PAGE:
The Ordovician Macquarie Arc is the host of world-class Cu-Au mineralisation. But what lies beneath: sea-floor, thinned continent, or an older arc? Long-wavelength magnetic, gravity, MT and seismic features are the key to reconciling tectonic models, geochemistry, and geochronology of the arc.

Register now:

Geoscience Society/AGC – Webinar: Iron-Oxide Copper-Gold (IOCG) Deposits: Definition, Nature, Tectonic Setting and Magmatic-Hydrothermal Origin

Tuesday, August 11, 2020
1700 (AWST)
1800 (AWST)

Geoscience Society/AGC – Webinar: Iron-Oxide Copper-Gold (IOCG) Deposits: Definition, Nature, Tectonic Setting and Magmatic-Hydrothermal Origin

Participants will gain an insight into the iron oxide-copper-gold (IOCG) group of deposits, discussing the temporal distribution and tectonic environments of the various subtypes.

Date: Tuesday 11th August 2020

Time: 5.00 pm – 6.00 pm AWST

Presenter: Professor David I Groves – Recipient of AGC’s National Geoscience Champion Award in 2018


AusIMM Member – Free

Member of an AGC Member Society (AIG, GSA, ASEG etc.) – Free

Non Member – $20.00

To register, go to this link


Digital Tech Talk Overview

This talk has a closer look at iron oxide-copper-gold (IOCG) group of deposits, discussing the temporal distribution and tectonic environments of the various subtypes. The sub-classes include low-Ti iron oxide-associated deposits that include iron oxide (P), iron oxide (F, REE), skarn Fe or Cu-Au and high-grade Au ± Cu.

It appears most likely that formation and preservation of giant IOCG deposits was largely a Precambrian phenomenon related to heightened activity of mantle plumes that impacted on buoyant  metasomatized SCLM at that stage in Earth history, with Phanerozoic IOCG deposits forming only rarely in tectonic settings where conditions similar to those in the Precambrian were replicated.

Presenter Bio

David Groves was born in Brighton, England, and migrated to Tasmania where he was educated at Hobart High School and at the University of Tasmania, completing a PhD on the giant Mt Bischoff tin deposit under the mentorship of Mike Solomon. After a period with the Geological Survey of Tasmania, where he learned mapping and field skills, David was appointed Lecturer in Economic Geology at the University of Western Australia (UWA) in 1972. In 1987, he was awarded a Personal Chair at UWA and formed the Centre for Strategic Mineral Deposits, which morphed into the Centre for Global Metallogeny, with him as Director, and which became the Centre for Exploration Targeting after his retirement as Emeritus Professor. He had a very successful academic career in terms of approximately 500 highly-cited published papers and book chapters, many keynote and invited lectures, and mentorship of many outstanding postgraduates, being awarded 12 medals and prizes, including the SEG Silver and Penrose Gold Medals and the SGA-Newmont Gold Medal, and being inducted into the Australian Academy of Sciences as a Fellow. He has been President of GSA, SEG and SGA during his career and represented Australia on UNESCO committees.

CSIRO EVENT: Our Knowledge Our Way in caring for Country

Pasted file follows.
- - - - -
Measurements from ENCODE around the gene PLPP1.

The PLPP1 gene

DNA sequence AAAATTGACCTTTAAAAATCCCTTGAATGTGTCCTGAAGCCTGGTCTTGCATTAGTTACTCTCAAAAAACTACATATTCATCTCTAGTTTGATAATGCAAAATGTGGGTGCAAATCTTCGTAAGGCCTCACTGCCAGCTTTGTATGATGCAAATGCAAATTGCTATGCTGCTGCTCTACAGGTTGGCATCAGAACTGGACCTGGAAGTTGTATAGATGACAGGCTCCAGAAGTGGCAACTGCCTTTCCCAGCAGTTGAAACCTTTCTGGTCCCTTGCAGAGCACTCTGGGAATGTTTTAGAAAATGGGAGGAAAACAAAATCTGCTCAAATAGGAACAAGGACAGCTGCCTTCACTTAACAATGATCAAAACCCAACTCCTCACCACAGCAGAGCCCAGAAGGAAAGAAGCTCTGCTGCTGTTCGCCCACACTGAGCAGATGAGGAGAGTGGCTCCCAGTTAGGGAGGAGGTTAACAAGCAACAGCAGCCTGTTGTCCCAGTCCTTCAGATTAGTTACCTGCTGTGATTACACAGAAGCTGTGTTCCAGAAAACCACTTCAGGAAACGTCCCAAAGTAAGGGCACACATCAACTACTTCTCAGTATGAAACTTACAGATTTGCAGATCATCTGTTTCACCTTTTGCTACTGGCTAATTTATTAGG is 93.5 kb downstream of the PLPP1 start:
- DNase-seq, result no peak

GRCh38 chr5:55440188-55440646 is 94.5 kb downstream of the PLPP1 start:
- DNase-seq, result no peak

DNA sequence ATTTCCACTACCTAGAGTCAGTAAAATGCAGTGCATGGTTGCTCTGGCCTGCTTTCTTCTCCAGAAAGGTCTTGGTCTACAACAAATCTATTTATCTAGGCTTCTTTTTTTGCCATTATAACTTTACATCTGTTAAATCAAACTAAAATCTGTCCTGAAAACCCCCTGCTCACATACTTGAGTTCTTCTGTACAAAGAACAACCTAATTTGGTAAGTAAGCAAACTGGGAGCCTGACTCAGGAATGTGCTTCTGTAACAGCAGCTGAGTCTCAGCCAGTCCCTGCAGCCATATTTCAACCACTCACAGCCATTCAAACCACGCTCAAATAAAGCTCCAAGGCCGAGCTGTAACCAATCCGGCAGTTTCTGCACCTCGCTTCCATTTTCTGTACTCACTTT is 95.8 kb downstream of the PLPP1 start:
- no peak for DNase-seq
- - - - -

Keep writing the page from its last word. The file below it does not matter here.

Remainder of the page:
Thursday, July 30, 2020
1300 (AEST)
1400 (AEST)

Online virtual event

To join us, please register by clicking ‘Register now’ below. You will receive a confirmation email with further information.

Indigenous-led approaches to strengthening and sharing our knowledge for land and sea management, Best Practice Guidelines from Australian experiences.

About the event

The launch will feature a short film, followed by a Q&A session with Indigenous co-authors and partners.

With contributions from over 100 Indigenous individuals and organisations, these Indigenous-led Guidelines support a step-change in learning, by both Indigenous peoples and their partners, about best practice ways of working with Indigenous knowledge to look after land and sea Country.

Supported by NAILSMA and CSIRO, the Our Knowledge Our Way Guidelines are based on 23 case studies that illustrate the critical principle that Indigenous people must decide what is best practice when working with their knowledge.

Join us for our Online virtual event

Please click Register Now
to join us

Imposter Syndrome/ Inner critic workshop

Wednesday, August 12, 2020
1030 (AST)
1230 (AST)

Webinar details:

Wednesday August 12th is available for a live webinar. 

12.30 - 2.30pm AEST (10.30am - 12.30pm AST)  

Registration at the following link.


Imposter Syndrome/ Inner critic workshop

Have you felt like a ‘fake’ and some point in your career? Have you questioned why people should listen to you when presenting? Have you worried you may be ‘found out’? Or, has a nagging voice in your head told you that it was ‘luck’ which awarded you the position you are in now? Well, you’re not alone. Up to 70% of people are likely to experience ‘impostor’ like symptoms in some capacity in our careers. In this practical and interactive session, learn the four critical elements to working with your Inner Critic, identify how to work collaboratively with limiting beliefs which may also limit your success; and learn practical tactics you can implement to influence your next steps.

WA tech night - nd-to-end seismic inversion of geostatistically complex reservoir facies models with deep convolutional neural networks

Thursday, August 6, 2020
1200 AWST
1300 AWST

Title: End-to-end seismic inversion of geostatistically complex reservoir facies models with deep convolutional neural networks

Anshuman Pradhan, Stanford University

Date & Time: 6th August 2020; 12 – 1PM AWST